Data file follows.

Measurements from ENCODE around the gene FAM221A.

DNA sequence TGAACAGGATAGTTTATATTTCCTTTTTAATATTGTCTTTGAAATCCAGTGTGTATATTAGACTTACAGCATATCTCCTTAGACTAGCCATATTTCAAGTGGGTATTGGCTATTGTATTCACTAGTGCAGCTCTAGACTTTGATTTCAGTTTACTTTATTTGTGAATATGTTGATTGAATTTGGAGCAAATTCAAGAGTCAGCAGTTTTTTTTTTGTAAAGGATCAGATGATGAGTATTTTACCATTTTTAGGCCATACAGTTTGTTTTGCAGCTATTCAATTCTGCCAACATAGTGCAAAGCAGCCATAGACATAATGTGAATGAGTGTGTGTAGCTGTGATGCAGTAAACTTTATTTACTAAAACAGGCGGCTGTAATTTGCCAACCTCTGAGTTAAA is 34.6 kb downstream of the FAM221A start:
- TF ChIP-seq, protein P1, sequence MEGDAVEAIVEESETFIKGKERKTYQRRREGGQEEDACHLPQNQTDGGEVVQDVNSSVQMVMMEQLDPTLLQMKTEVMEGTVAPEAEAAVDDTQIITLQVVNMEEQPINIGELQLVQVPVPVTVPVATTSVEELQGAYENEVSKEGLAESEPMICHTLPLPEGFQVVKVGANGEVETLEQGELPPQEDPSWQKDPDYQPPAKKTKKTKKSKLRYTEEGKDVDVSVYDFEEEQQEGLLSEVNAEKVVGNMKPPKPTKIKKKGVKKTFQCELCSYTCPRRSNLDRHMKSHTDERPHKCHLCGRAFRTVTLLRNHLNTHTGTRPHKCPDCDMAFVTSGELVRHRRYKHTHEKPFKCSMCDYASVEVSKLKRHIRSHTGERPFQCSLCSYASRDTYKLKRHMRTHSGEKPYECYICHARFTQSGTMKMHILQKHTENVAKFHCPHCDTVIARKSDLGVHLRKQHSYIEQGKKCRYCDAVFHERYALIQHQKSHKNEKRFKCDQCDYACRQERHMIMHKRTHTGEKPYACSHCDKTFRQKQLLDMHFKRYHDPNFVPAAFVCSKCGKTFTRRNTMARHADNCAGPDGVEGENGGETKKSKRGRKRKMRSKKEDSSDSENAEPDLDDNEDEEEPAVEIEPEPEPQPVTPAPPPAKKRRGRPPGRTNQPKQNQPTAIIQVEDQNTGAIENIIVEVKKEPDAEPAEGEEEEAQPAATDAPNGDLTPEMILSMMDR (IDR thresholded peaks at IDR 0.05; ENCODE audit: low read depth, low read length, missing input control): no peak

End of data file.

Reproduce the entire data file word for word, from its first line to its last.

Measurements from ENCODE around the gene FAM221A.

DNA sequence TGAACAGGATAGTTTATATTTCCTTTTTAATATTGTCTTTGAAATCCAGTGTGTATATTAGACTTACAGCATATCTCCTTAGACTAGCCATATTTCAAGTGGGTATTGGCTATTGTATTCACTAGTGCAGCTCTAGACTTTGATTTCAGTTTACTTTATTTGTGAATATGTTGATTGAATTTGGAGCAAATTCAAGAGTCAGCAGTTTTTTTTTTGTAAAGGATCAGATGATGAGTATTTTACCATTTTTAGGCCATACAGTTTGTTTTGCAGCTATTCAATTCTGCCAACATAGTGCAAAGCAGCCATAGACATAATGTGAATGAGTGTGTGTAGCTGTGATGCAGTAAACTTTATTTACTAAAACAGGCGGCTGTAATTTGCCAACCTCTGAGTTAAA is 34.6 kb downstream of the FAM221A start:
- TF ChIP-seq, protein P1, sequence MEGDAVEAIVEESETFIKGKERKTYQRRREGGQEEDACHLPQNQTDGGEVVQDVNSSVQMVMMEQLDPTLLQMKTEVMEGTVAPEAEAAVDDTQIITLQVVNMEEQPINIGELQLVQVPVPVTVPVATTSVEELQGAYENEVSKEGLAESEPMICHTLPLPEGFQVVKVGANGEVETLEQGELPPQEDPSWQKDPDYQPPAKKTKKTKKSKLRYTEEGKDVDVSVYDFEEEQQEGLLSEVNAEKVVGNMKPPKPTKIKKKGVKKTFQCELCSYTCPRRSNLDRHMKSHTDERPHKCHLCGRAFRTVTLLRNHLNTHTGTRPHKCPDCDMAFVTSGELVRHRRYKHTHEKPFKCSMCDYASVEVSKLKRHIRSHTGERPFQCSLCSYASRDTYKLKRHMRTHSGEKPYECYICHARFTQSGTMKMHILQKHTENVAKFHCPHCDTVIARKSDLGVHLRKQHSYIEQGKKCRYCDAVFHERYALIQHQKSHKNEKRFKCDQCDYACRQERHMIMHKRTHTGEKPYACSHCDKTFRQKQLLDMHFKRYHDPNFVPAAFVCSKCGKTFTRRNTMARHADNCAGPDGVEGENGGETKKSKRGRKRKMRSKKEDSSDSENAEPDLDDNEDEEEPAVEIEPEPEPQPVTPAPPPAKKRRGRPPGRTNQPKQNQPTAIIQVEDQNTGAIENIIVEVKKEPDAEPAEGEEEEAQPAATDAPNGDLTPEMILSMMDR (IDR thresholded peaks at IDR 0.05; ENCODE audit: low read depth, low read length, missing input control): no peak